In drafting investor updates, consider the acronym STAT.


  • Beauty, Format, and Style: The style of the update should be tailored to the nature of the brand and investors. Whatever the chosen style, be sure to divide the information into digestible sections for easy reading. Also, once you have developed a good format, stick with it, so that it is easy for you to draft the next update, and easy for investors to read it quickly.
  • Frequency: Updates should be scheduled so that there is enough time to make progress and provide substantive updates as a result.  If monthly updates feel too often, provide quarterly updates.  Once you decide upon the frequency, it is important to ensure the updates are delivered consistently at those times. Consistency signals reliability and increases the level of trust investors have.
  • Disclaimer: It would be prudent to add a disclaimer in updates that confirms that the information is strictly confidential, and provided as a courtesy; It is not intended to establish a course of future conduct and should not be construed as varying the terms expressed in the Company’s definitive agreements; and the update should not be construed as a guarantee of future performance and undue reliance should not be placed on it.
  • Brevity: The point is to have consistent contact, so there is no need for lengthy updates. It lessens the work required to draft the update and makes it more likely that investors actually read it.


  • Include short narratives about how things have changed for the better or any setbacks experienced.
  • Create helpful metrics that will help investors understand how growth is measured. As the values change, include brief blurbs with insightful context.
  • Highlight any added traction that the business has been getting, whether through profitability, revenues, publicity, partnerships, or other engagement.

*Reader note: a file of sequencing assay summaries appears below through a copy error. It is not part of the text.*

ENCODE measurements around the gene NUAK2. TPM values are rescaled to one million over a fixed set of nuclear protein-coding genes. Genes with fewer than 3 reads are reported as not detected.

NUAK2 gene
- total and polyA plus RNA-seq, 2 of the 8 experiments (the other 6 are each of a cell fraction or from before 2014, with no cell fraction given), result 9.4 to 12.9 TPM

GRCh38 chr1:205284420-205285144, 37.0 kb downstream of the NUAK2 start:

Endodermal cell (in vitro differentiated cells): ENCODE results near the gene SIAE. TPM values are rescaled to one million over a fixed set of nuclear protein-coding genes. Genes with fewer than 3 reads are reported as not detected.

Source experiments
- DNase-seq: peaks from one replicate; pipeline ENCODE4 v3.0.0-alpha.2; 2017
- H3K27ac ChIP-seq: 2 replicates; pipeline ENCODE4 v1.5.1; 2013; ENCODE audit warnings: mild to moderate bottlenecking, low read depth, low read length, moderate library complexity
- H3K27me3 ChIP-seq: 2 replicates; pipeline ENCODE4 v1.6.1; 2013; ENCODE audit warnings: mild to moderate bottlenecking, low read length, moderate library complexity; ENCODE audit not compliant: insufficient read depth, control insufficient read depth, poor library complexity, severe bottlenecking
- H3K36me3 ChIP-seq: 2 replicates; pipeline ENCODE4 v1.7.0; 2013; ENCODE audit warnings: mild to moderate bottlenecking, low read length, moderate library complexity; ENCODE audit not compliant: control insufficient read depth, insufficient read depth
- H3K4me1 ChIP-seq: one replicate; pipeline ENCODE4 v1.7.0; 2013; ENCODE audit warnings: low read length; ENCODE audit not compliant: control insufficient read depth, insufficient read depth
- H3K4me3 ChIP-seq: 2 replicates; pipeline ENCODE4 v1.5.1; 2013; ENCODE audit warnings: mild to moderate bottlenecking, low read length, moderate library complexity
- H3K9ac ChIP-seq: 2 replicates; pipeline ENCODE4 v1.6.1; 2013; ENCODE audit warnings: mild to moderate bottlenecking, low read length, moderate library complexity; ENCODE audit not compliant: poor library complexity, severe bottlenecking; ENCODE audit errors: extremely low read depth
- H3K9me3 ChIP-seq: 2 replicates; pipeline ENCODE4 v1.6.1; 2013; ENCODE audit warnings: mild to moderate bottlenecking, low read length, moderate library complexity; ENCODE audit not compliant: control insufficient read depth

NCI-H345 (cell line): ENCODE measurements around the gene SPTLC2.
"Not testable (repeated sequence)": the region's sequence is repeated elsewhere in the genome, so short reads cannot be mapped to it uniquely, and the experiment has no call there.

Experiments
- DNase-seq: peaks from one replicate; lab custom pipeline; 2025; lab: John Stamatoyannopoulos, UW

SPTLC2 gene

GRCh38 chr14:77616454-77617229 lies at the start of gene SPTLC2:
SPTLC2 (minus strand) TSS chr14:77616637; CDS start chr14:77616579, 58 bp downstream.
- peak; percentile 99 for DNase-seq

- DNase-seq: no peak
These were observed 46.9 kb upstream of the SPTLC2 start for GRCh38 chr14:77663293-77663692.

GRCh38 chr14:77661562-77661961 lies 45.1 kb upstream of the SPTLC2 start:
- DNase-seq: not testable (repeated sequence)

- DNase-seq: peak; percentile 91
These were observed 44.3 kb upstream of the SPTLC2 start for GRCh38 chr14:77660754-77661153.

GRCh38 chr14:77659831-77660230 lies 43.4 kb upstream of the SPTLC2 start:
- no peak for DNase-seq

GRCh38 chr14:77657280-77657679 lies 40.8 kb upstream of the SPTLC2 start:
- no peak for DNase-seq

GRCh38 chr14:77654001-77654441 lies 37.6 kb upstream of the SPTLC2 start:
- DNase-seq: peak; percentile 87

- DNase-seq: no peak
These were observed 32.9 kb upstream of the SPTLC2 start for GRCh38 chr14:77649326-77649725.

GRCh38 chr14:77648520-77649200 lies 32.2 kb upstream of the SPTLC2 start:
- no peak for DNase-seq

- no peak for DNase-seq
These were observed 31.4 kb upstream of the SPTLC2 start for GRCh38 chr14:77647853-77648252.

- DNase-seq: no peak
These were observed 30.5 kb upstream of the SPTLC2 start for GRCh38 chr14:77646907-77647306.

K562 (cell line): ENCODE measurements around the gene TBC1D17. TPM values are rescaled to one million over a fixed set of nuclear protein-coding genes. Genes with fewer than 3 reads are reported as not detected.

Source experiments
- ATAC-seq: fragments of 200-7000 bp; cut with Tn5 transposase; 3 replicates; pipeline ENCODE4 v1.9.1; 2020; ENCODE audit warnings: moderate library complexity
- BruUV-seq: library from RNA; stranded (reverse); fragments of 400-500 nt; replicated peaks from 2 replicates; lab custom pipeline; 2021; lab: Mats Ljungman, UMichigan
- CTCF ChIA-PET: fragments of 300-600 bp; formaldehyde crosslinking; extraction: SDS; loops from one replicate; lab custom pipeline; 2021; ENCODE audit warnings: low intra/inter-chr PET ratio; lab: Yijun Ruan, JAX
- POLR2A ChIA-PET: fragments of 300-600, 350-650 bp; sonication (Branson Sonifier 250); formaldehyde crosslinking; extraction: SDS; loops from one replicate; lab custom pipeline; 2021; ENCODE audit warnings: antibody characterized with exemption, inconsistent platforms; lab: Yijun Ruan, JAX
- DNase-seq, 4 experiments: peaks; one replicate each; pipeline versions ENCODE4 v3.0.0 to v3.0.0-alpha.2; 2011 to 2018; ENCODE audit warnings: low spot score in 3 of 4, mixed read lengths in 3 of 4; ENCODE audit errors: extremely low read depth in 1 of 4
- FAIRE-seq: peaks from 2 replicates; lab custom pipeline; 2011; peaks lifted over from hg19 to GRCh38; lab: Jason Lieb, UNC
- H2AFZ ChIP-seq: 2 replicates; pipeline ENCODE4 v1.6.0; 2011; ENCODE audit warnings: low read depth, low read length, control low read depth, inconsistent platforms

• Leverage investor expertise and point out how they can become further involved.
  • Make thoughtful asks and avoid creating a laundry list of to-do items.


  • Consider placing a spotlight on investors who have helped the business recently. It is an effective way to show appreciation and can prompt other investors to be more involved.



What to Do To Qualify For QSBS Exemption

By: Steven Masur, Tim Fisher, and Danielle Cerniello

We recently analyzed whether entrepreneurs should close their LLC and open a corporation (more specifically, C-Corp) to reduce or avoid capital gains tax on the sale of their company under Section 1202 QSBS (qualified small business stock). In response, this article will take a deeper dive into QTB (qualified trade or business); discussing the relative merits of states in which to incorporate; and describing the limitations to exclusion rates anticipated under the Biden Administration.

What is Section 1202 QSBS and How Do I Qualify?

In the event your business qualifies under Section 1202, then upon the sale of your business, instead of owing your capital gains tax to the IRS, some or all of the capital gains will be excluded from federal tax. This exclusion applies to non-corporate taxpayers, meaning individuals, partnerships, limited liabilities taxed as partnerships, and trusts. Moreover, based on a change in the law in 2010, if you acquired the small business stock after September 27, 2010, then you can exclude 100% of the capital gains. Lastly, you can exclude up to the greater of $10 million or 10 times the adjusted basis of the gain. However, if all of the capital gains are not excluded, the taxable portion has an assessment at a maximum tax rate of 28%.

In order to qualify, there is a minimum holding period of five years. This means that if today, you changed your business form from an LLC to a corporation for tax purposes (either by conversion, by merger, by electing to be taxed as a corporation, or by dissolving the LLC and forming a corporation) and sold stock or sold the entire company a year from today, you would not qualify for Section 1202 QSBS tax benefits. However, if the sale instead occurred five or more years after becoming a corporation, then you may qualify for Section 1202 QSBS tax benefits. The key is that Section 1202 should be used as a strategic planning mechanism if you are likely to sell your business in five or more years. It is not as simple as switching from an LLC to a corporation and then realizing benefits the following tax year.